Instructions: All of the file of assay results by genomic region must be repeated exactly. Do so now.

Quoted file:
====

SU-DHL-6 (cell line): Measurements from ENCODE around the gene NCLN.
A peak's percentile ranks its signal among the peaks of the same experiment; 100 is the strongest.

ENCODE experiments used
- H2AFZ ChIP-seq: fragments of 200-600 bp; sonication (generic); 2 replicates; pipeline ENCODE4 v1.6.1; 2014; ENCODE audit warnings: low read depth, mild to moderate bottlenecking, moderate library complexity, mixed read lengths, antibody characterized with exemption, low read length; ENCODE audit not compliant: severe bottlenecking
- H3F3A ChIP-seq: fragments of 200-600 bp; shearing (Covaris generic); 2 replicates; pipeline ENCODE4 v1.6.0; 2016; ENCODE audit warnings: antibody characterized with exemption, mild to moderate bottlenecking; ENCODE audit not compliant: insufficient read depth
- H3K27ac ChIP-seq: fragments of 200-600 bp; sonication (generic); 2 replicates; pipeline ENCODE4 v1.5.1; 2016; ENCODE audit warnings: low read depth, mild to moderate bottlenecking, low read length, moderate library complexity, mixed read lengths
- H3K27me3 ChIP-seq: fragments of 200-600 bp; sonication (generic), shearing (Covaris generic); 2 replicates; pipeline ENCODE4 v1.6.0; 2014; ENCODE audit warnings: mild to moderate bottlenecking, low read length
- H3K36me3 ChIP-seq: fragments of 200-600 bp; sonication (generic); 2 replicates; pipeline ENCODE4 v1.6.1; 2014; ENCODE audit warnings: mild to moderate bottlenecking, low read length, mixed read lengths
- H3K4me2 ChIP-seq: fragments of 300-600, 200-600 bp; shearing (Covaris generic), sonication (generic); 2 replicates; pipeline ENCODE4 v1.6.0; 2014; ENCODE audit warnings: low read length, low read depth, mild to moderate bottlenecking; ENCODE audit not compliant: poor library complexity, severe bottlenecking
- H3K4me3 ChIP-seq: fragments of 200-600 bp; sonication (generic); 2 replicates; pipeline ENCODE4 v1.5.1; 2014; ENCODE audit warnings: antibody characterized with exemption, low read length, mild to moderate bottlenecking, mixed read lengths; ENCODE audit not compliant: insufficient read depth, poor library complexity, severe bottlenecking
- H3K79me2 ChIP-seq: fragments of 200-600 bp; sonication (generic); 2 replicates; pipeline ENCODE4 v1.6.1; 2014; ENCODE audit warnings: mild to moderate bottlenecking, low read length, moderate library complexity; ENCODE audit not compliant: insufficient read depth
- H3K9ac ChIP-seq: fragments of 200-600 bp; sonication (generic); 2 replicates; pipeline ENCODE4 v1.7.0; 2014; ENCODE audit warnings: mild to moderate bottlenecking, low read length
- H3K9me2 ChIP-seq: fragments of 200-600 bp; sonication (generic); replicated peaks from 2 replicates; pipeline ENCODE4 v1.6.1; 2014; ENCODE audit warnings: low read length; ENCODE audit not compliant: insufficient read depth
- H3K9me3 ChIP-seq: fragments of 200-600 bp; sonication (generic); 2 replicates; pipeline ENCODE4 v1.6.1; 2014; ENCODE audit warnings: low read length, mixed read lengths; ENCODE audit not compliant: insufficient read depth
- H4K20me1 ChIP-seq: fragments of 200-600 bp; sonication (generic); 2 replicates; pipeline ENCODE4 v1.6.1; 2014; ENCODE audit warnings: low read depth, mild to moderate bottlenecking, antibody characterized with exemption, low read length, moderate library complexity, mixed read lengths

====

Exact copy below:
SU-DHL-6 (cell line): Measurements from ENCODE around the gene NCLN.
A peak's percentile ranks its signal among the peaks of the same experiment; 100 is the strongest.

ENCODE experiments used
- H2AFZ ChIP-seq: fragments of 200-600 bp; sonication (generic); 2 replicates; pipeline ENCODE4 v1.6.1; 2014; ENCODE audit warnings: low read depth, mild to moderate bottlenecking, moderate library complexity, mixed read lengths, antibody characterized with exemption, low read length; ENCODE audit not compliant: severe bottlenecking
- H3F3A ChIP-seq: fragments of 200-600 bp; shearing (Covaris generic); 2 replicates; pipeline ENCODE4 v1.6.0; 2016; ENCODE audit warnings: antibody characterized with exemption, mild to moderate bottlenecking; ENCODE audit not compliant: insufficient read depth
- H3K27ac ChIP-seq: fragments of 200-600 bp; sonication (generic); 2 replicates; pipeline ENCODE4 v1.5.1; 2016; ENCODE audit warnings: low read depth, mild to moderate bottlenecking, low read length, moderate library complexity, mixed read lengths
- H3K27me3 ChIP-seq: fragments of 200-600 bp; sonication (generic), shearing (Covaris generic); 2 replicates; pipeline ENCODE4 v1.6.0; 2014; ENCODE audit warnings: mild to moderate bottlenecking, low read length
- H3K36me3 ChIP-seq: fragments of 200-600 bp; sonication (generic); 2 replicates; pipeline ENCODE4 v1.6.1; 2014; ENCODE audit warnings: mild to moderate bottlenecking, low read length, mixed read lengths
- H3K4me2 ChIP-seq: fragments of 300-600, 200-600 bp; shearing (Covaris generic), sonication (generic); 2 replicates; pipeline ENCODE4 v1.6.0; 2014; ENCODE audit warnings: low read length, low read depth, mild to moderate bottlenecking; ENCODE audit not compliant: poor library complexity, severe bottlenecking
- H3K4me3 ChIP-seq: fragments of 200-600 bp; sonication (generic); 2 replicates; pipeline ENCODE4 v1.5.1; 2014; ENCODE audit warnings: antibody characterized with exemption, low read length, mild to moderate bottlenecking, mixed read lengths; ENCODE audit not compliant: insufficient read depth, poor library complexity, severe bottlenecking
- H3K79me2 ChIP-seq: fragments of 200-600 bp; sonication (generic); 2 replicates; pipeline ENCODE4 v1.6.1; 2014; ENCODE audit warnings: mild to moderate bottlenecking, low read length, moderate library complexity; ENCODE audit not compliant: insufficient read depth
- H3K9ac ChIP-seq: fragments of 200-600 bp; sonication (generic); 2 replicates; pipeline ENCODE4 v1.7.0; 2014; ENCODE audit warnings: mild to moderate bottlenecking, low read length
- H3K9me2 ChIP-seq: fragments of 200-600 bp; sonication (generic); replicated peaks from 2 replicates; pipeline ENCODE4 v1.6.1; 2014; ENCODE audit warnings: low read length; ENCODE audit not compliant: insufficient read depth
- H3K9me3 ChIP-seq: fragments of 200-600 bp; sonication (generic); 2 replicates; pipeline ENCODE4 v1.6.1; 2014; ENCODE audit warnings: low read length, mixed read lengths; ENCODE audit not compliant: insufficient read depth
- H4K20me1 ChIP-seq: fragments of 200-600 bp; sonication (generic); 2 replicates; pipeline ENCODE4 v1.6.1; 2014; ENCODE audit warnings: low read depth, mild to moderate bottlenecking, antibody characterized with exemption, low read length, moderate library complexity, mixed read lengths